Cases in Differential Diagnosis for Physical & Manipulative Therapies
cases in differential diagnosis for thePhysical andManipulative Therapies Robyn Beirman
CASES IN DIFFERENTIAL DIAGNOSIS FOR THEPhysical andManipulative Therapies
CASES IN DIFFERENTIAL DIAGNOSIS FOR THEPhysical andManipulative TherapiesRobyn Beirman, MBBS (Hons), MHPEdSenior LecturerDepartment of Chiropractic, Faculty of ScienceMacquarie University, SydneyPeter Bull, MAppSc, FICC, FACC, DCDirector of Postgraduate StudiesDepartment of Chiropractic, Faculty of ScienceMacquarie University, SydneySharyn Eaton, DC, MPhil, PhD, FICC, FACCSenior Lecturer and Head of Department of ChiropracticFaculty of ScienceMacquarie University, SydneyRoger Engel, BSc(Hons), DC, DOLecturerDepartment of Chiropractic, Faculty of ScienceMacquarie University, Sydney Sydney Edinburgh London New York Philadelphia St Louis Toronto
ContentsContributors viiiEditorial board xiReviewers xiAcknowledgments xiiHow to use this book xiiiIntroduction xvPART 1 CASES AND QUESTIONS 1Section 1 The early years: infancy and childhood 3Chapter 1 Genetic disorders, birth defects and structural deformities 5Chapter 2 Disturbances in movement, posture or growth in infancy and childhood 10Chapter 3 Visual and hearing disturbances in infancy and childhood 15Chapter 4 Disturbances in behaviour or mood in infancy and childhood 20Chapter 5 Pain in infancy and childhood 27Chapter 6 Fever in infancy and childhood 36Chapter 7 Miscellaneous cases in infancy and childhood 45Section 2 Adolescence 49Chapter 8 Eating disorders, substance abuse and behavioural disturbances in adolescence 51Chapter 9 Movement and postural disturbances in adolescence 55Chapter 10 Joint pain and swelling in adolescence 61Chapter 11 Pain in adolescence 68Chapter 12 Miscellaneous cases in adolescence 73Section 3 The adult years 81Chapter 13 Head and neck pain, part 1 83Chapter 14 Head and neck pain, part 2 92Chapter 15 Acute back pain 100Chapter 16 Chronic or recurring back pain 110Chapter 17 Acute joint pain 119Chapter 18 Chronic or recurrent joint pain 126Chapter 19 Upper limb pain 134Chapter 20 Lower limb pain 143 v
vi ContentsChapter 21 Chest pain 151Chapter 22 Abdominal pain 158Chapter 23 Fatigue and generalised weakness 166Chapter 24 Cough and dyspnoea 174Chapter 25 Abnormalities in bowel or urination habits 182Chapter 26 Reproductive disturbances in women 187Chapter 27 Sports injuries 191Chapter 28 Multisystem cases 197Chapter 29 Miscellaneous cases in adulthood 204Section 4 The later years — the elderly 217Chapter 30 Head and neck pain in the elderly 219Chapter 31 Back pain in the elderly 224Chapter 32 Unsteadiness and vertigo in the elderly 231Chapter 33 Altered bowel or bladder activity in the elderly 238Chapter 34 Chest and abdominal pain in the elderly 244Chapter 35 Altered mental state in the elderly 254Chapter 36 Impaired vision and hearing in the elderly 259Chapter 37 Limb pain in the elderly 264Chapter 38 Miscellaneous cases in the elderly 273PART 2 ANSWERS TO CASE STUDIES 285Chapter 1 Genetic disorders, birth defects and structural deformities 287Chapter 2 Disturbances in movement, posture or growth in infancy and childhood 294Chapter 3 Visual and hearing disturbances in infancy and childhood 300Chapter 4 Disturbances in behaviour or mood in infancy and childhood 307Chapter 5 Pain in infancy and childhood 316Chapter 6 Fever in infancy and childhood 332Chapter 7 Miscellaneous cases in infancy and childhood 344Chapter 8 Eating disorders, substance abuse and behavioural disturbances in adolescence 349Chapter 9 Movement and postural disturbances in adolescence 357Chapter 10 Joint pain and swelling in adolescence 366Chapter 11 Pain in adolescence 377Chapter 12 Miscellaneous cases in adolescence 387Chapter 13 Head and neck pain, part 1 400Chapter 14 Head and neck pain, part 2 413Chapter 15 Acute back pain 424Chapter 16 Chronic or recurring back pain 438Chapter 17 Acute joint pain 448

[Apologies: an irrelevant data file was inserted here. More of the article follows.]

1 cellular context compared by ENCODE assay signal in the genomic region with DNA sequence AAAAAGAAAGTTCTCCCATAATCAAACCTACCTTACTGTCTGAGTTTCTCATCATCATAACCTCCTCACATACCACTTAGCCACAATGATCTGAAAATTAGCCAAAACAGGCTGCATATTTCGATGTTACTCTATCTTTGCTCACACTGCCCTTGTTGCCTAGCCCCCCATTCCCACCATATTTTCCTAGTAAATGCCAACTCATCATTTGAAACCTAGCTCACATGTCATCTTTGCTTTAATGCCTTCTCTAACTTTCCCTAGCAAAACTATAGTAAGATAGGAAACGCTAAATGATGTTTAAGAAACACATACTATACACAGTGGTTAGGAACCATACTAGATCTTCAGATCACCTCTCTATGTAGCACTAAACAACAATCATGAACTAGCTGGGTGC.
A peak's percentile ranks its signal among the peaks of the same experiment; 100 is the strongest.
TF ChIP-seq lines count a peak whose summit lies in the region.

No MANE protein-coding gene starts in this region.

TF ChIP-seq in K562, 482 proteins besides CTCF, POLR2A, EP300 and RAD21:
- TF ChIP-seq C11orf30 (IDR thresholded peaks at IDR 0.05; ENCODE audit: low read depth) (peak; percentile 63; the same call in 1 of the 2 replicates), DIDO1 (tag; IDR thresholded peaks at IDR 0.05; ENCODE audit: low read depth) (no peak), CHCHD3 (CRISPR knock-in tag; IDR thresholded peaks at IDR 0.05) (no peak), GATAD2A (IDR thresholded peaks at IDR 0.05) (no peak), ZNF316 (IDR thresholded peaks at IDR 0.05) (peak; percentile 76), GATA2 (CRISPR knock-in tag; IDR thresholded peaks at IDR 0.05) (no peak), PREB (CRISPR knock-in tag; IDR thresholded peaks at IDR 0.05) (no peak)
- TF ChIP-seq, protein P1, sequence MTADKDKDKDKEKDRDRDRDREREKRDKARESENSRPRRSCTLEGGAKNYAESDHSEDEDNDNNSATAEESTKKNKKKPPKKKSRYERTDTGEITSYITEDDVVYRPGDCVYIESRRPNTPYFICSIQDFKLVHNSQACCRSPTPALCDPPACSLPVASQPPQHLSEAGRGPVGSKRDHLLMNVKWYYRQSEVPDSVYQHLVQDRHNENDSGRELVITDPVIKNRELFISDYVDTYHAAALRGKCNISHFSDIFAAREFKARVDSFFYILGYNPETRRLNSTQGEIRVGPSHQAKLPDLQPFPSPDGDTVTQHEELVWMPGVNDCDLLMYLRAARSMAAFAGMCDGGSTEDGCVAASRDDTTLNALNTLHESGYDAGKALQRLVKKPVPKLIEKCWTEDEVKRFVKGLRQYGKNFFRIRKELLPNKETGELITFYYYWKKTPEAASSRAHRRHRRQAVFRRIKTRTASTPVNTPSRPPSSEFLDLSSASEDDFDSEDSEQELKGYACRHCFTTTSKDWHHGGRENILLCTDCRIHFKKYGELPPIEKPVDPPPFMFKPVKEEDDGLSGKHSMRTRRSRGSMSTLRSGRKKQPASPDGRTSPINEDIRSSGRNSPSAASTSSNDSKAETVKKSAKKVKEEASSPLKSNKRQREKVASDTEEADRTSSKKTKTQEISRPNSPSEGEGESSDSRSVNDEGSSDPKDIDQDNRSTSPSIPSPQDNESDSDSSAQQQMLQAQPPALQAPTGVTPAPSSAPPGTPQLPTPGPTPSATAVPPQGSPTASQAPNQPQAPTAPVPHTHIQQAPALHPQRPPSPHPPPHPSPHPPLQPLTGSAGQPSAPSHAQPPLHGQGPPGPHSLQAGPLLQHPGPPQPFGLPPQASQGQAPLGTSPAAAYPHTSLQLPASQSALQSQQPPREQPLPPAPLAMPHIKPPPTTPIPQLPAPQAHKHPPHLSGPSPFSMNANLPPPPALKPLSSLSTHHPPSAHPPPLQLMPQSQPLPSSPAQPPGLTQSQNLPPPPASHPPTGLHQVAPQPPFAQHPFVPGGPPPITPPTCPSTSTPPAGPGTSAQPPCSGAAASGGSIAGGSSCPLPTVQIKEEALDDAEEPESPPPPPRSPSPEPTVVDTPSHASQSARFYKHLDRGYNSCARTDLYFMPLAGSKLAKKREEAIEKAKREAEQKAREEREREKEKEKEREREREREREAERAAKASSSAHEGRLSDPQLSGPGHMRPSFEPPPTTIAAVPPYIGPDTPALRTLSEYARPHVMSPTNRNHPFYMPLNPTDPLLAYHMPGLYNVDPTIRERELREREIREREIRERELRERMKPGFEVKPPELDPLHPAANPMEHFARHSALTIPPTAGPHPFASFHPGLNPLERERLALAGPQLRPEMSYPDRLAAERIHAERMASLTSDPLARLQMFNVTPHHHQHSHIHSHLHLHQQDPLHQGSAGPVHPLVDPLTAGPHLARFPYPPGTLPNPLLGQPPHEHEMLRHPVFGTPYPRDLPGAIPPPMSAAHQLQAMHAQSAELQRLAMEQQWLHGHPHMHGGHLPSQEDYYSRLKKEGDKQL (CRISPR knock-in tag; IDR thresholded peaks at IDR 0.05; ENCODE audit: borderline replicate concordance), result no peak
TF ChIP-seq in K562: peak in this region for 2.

Contents viiChapter 18 Chronic or recurrent joint pain 460Chapter 19 Upper limb pain 475Chapter 20 Lower limb pain 489Chapter 21 Chest pain 496Chapter 22 Abdominal pain 510Chapter 23 Fatigue and generalised weakness 521Chapter 24 Cough and dyspnoea 536Chapter 25 Abnormalities in bowel or urination habits 545Chapter 26 Reproductive disturbances in women 554Chapter 27 Sports injuries 564Chapter 28 Multisystem cases 576Chapter 29 Miscellaneous cases in adulthood 589Chapter 30 Head and neck pain in the elderly 609Chapter 31 Back pain in the elderly 616Chapter 32 Unsteadiness and vertigo in the elderly 627Chapter 33 Altered bowel or bladder activity in the elderly 641Chapter 34 Chest and abdominal pain in the elderly 652Chapter 35 Altered mental state in the elderly 666Chapter 36 Impaired vision and hearing in the elderly 676Chapter 37 Limb pain in the elderly 683Chapter 38 Miscellaneous cases in the elderly 698APPENDICES 717Appendix 1 Abbreviations 719Appendix 2 Glossary of orthopaedic tests 722Appendix 3 Diagnostic considerations across the lifespan 733Appendix 4 Additional questions for consideration 742Index 743